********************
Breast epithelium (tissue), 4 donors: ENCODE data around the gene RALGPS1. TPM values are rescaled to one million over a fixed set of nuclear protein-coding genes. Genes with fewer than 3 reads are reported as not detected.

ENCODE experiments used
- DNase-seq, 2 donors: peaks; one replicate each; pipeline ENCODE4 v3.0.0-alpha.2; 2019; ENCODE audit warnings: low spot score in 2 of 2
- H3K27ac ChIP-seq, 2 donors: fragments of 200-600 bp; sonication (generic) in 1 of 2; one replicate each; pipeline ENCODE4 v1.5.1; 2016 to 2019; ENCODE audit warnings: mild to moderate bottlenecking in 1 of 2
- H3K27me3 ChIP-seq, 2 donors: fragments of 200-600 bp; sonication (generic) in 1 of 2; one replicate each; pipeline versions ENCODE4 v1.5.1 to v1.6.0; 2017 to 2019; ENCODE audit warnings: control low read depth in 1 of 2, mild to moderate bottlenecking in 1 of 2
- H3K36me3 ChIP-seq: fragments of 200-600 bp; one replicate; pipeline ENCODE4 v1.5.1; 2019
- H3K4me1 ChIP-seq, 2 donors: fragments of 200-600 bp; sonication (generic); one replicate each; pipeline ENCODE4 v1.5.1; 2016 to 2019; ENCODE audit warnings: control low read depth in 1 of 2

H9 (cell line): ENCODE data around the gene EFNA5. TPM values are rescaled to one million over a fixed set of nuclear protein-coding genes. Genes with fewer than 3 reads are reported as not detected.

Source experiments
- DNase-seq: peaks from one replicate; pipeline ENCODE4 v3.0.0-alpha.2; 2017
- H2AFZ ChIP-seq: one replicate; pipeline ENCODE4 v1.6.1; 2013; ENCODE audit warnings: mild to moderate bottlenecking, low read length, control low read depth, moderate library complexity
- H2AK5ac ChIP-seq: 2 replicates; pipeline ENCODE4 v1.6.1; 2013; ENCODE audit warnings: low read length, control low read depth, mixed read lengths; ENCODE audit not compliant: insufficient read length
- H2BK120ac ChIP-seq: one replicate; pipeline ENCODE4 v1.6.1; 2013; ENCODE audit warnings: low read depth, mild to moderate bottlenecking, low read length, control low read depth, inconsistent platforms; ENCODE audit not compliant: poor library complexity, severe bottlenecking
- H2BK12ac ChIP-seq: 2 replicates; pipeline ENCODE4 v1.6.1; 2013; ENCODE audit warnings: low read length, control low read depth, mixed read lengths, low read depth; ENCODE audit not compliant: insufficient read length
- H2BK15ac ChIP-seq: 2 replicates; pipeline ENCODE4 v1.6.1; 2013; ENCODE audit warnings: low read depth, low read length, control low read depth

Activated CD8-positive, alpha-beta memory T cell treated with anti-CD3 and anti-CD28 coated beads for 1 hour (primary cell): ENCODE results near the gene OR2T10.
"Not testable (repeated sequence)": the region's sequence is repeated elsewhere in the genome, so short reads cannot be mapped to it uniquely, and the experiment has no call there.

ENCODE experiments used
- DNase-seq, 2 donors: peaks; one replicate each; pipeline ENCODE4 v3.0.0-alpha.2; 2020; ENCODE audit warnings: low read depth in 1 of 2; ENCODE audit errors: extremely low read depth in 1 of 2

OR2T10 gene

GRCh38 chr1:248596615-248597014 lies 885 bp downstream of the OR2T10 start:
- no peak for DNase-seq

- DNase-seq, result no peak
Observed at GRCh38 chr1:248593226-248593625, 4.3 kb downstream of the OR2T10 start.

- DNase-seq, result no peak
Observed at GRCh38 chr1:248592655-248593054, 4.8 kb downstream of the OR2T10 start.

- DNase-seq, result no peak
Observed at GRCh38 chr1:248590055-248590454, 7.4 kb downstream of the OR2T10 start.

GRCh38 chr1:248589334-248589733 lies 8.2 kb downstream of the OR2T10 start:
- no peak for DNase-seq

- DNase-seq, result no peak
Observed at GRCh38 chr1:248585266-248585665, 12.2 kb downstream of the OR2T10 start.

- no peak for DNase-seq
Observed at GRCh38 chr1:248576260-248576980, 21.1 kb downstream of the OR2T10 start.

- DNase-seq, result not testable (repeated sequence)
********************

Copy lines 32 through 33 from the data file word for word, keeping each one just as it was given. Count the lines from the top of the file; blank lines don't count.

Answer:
Observed at GRCh38 chr1:248585266-248585665, 12.2 kb downstream of the OR2T10 start.

- no peak for DNase-seq